Sometimes Christians think they have to agree with everyone in their small group. Part of the growth that people experience in a small group is enjoying fellowship with people that believe and act differently than they do. Learning to love those people and get along with them is a sign of spiritual maturity. From time to time, remind your group that it is okay to disagree.
REMIND THE GROUP THAT IT IS OKAY TO DISAGREE
What You Can Disagree On
There are many items that your small group members can and probably will disagree on. They probably will disagree on politics (nothing says that being a “Christian” means you must belong to a particular political party), favorites (places to vacation, foods, books of the Bible), dietary things (don’t criticize others who have specific diets they believe in), specific interpretations of some passages (secondary issues I will talk about below), and situational circumstances and decisions (what to do when faced with certain life situations).
The list of what your group can disagree on is long, and that’s okay. There are differences of opinions among humans because humans are different.
What You Can’t Disagree On
There are certain things your small group members can’t disagree on. In other words, the group needs to be in harmony and on the same page on certain issues. Lack of agreement will result in broken fellowship and conflict will be difficult to resolve.
One area you need agreement on is primary doctrinal elements. How do I define “primary” doctrinal elements? Look at your church’s statement of faith. Another area that your group needs to agree on are some specific moral matters that are closely related to the Christian faith and in which the Bible speaks directly about.
These are moral matters such as being pro-life in the abortion debates, believing that a man should have one-wife (not many wives), that extra-marital affairs are a sin and not tolerable among a Christian spouse, that God made man “man” and woman “woman” (sensitivity to the LBGTQ debates), and that marriage should be between a man and woman and was not meant for women to marry women nor men to marry men.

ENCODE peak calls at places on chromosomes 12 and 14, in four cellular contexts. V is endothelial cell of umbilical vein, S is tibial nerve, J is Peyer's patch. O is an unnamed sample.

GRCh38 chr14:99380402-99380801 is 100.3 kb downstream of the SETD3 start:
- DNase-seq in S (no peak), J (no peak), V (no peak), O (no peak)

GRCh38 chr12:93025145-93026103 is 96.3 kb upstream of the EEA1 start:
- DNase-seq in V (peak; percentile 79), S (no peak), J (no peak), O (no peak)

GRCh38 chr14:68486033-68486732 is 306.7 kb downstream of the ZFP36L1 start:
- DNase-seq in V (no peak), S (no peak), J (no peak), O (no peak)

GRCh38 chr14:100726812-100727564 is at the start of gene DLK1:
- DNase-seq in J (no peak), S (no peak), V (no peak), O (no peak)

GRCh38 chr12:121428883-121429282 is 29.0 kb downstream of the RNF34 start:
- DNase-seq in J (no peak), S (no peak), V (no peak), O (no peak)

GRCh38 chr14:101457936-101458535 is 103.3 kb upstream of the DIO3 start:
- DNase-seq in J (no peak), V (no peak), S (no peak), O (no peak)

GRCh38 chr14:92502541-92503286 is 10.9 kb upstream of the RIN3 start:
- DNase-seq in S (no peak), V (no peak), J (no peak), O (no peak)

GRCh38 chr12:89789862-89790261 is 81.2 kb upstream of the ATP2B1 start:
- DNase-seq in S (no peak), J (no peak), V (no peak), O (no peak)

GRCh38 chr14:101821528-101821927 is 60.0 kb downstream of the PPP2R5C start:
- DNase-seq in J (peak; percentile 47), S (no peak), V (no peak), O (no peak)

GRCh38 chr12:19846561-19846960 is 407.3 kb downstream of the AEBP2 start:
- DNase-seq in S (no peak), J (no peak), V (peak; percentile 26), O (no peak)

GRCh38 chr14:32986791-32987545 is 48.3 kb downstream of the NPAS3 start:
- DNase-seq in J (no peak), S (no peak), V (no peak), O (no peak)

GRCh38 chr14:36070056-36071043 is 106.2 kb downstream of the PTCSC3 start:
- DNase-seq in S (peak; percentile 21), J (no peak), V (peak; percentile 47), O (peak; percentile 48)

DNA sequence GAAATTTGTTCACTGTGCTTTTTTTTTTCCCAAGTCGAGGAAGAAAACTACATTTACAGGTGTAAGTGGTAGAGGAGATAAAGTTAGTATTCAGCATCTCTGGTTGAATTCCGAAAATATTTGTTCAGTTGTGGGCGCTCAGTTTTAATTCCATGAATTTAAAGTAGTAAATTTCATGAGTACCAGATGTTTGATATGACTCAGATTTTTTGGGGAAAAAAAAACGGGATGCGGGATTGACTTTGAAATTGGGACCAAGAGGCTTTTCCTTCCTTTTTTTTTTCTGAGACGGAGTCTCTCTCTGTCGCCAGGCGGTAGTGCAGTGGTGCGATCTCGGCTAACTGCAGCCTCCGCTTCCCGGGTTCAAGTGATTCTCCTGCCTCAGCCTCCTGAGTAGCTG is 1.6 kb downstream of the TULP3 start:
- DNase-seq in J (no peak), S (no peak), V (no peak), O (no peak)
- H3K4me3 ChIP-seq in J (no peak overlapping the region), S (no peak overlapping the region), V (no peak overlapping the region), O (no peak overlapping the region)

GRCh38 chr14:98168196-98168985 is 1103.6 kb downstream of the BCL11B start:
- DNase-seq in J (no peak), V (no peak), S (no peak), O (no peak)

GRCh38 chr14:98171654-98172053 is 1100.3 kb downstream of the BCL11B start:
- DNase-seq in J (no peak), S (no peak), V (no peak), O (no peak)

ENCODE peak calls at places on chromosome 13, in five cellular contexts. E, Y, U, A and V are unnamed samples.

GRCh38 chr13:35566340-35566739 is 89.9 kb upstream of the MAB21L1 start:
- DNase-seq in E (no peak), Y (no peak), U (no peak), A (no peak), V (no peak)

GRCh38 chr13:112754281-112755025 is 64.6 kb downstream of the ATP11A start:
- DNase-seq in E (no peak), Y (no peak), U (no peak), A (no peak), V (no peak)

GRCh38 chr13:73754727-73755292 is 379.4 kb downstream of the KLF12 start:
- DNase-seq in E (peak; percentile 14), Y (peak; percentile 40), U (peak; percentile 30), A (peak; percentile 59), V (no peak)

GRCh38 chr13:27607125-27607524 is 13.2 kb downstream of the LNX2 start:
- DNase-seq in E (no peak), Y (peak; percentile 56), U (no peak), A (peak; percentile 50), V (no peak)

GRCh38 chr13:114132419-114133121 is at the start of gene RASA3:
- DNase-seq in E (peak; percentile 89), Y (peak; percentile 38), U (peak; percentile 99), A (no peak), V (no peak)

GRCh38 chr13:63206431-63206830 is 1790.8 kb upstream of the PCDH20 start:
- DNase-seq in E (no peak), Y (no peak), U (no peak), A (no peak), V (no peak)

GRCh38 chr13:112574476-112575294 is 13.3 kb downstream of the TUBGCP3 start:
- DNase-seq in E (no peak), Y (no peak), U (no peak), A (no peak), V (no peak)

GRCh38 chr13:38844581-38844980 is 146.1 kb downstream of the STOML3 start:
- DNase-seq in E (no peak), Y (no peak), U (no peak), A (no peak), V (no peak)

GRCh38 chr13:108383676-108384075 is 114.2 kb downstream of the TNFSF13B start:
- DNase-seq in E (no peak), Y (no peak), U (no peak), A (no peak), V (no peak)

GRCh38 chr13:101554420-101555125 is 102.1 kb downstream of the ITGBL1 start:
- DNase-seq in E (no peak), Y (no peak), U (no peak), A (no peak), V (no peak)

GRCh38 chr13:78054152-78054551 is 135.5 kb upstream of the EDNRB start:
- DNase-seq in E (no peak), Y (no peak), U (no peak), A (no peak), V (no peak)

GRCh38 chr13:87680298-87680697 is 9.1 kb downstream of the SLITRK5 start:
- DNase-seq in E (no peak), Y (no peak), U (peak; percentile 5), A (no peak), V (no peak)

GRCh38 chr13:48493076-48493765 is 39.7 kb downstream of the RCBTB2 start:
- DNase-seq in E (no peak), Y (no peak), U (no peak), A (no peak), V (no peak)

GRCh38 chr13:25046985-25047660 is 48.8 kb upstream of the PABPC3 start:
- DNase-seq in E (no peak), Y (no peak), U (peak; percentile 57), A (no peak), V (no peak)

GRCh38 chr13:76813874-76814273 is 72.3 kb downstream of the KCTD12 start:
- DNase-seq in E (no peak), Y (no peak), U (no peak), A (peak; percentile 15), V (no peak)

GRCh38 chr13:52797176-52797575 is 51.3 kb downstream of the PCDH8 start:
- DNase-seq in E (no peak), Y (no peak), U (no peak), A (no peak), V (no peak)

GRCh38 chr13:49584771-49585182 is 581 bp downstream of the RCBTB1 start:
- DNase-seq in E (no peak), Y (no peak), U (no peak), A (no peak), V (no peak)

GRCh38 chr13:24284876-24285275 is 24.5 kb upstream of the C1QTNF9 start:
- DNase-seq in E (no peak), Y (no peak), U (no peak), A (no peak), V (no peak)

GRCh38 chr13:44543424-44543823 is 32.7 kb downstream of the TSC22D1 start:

How to Navigate Disagreement in Your Small Group
Conflict is going to arise in your small group. When it happens, T.R.A.P. that conflict.
Tell Everyone That It’s Okay to Disagree
Different opinions and preferences are what defines humans and makes us unique. In the book of Acts there was a disagreement among two very godly men: Paul and Barnabas (Acts 15:39). It’s okay to disagree and to have different opinions. How boring the church would be if everyone agreed on everything!
Read Our Church’s Statement of Faith
Reading this statement of faith to your group puts the disagreement into its proper perspective. Additionally, it does not just leave the disagreement on “he said” and “she said” type of disagreement. It brings in an independent third party that can weigh in on the matter and provide clarity. David shared in one of his psalms, “LORD, my heart is not proud; my eyes are not haughty. I don’t concern myself with matters too great or too awesome for me to grasp” (Pss 133:1). There are some things we won’t know until we get to heaven, so it’s best to not fight over them while here on earth.
Articulate the Desire for our Church Members to Agree on “Primary” Issues and That it’s Okay to Disagree on “Secondary” Issues
The group needs to agree on what is covered in the statement of faith, but they can disagree on what is not on the statement of faith. Paul writes to the Romans, “Do all that you can to live in peace with everyone” (Rom 12:18). Conflict is a great teaching time for the group. It is a chance for the people in the group to learn about “primary” and “secondary” issues in the church. Those primary issues are discussed on the statement of faith, secondary issues are absent from the statement of faith. Let’s do what Paul said and “aim for harmony in the church and try to build each other up” (Rom 12:19).
Provide a Way for The Discussion to Continue Outside the Group
Don’t let disagreement derail and discourage your group. Tell the people disagreeing to talk about the issues more after the group or at another time during the week. Remind them as Christians that we need to “Make every effort to keep yourself united in the Spirit, binding yourselves together with peace” (Eph 4:3). Don’t allow two people’s conflict to negatively affect the entire group. And, if needed, involve the Small Groups Pastor or Small Group Coach if needed.
Conflict Helps Christians Grow
Learning to disagree with people that don’t act and think like us while still loving them is one of the signs of a mature Christian. When disagreement comes up in your small group, remember that it is an opportunity for your group to grow in their faith.
In his book, Leading Small Groups in the Way of Jesus, M. Scott Boren shares, “Conflict creates opportunities for us to grow up. We don’t like conflict, but we need it. The goal is to provide safe places for people to press through the tension so that they can overcome the fight-or-flight impulse, achieve resolution and enter a new comfort zone” (p. 176).
Next time a conflict comes up in your group use the T.R.A.P. method to help your group grow through the process of having a disagreement.